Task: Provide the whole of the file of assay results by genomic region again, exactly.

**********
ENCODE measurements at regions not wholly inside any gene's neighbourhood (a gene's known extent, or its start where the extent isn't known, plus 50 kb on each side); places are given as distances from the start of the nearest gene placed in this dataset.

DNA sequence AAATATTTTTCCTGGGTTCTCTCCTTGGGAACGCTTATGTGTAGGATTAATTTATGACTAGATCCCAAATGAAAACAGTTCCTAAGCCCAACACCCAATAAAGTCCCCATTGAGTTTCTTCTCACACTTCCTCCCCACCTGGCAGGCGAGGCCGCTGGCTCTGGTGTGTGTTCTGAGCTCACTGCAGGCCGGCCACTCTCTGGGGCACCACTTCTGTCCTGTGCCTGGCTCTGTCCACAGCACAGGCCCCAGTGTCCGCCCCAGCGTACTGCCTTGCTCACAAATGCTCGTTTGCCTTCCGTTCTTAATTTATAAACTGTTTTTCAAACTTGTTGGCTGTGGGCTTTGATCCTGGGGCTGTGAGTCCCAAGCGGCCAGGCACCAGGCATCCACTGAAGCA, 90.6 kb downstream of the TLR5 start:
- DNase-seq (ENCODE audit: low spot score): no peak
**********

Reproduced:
ENCODE measurements at regions not wholly inside any gene's neighbourhood (a gene's known extent, or its start where the extent isn't known, plus 50 kb on each side); places are given as distances from the start of the nearest gene placed in this dataset.

DNA sequence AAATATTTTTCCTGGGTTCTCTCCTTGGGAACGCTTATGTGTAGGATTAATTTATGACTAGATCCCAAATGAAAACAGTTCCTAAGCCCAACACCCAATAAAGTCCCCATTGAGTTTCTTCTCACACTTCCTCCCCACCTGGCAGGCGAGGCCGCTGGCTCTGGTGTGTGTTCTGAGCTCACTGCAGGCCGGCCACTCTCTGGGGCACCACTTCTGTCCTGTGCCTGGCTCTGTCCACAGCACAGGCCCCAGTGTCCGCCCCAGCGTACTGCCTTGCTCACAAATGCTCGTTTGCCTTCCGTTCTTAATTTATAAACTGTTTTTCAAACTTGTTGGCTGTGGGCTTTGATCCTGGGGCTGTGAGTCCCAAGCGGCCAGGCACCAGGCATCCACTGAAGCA, 90.6 kb downstream of the TLR5 start:
- DNase-seq (ENCODE audit: low spot score): no peak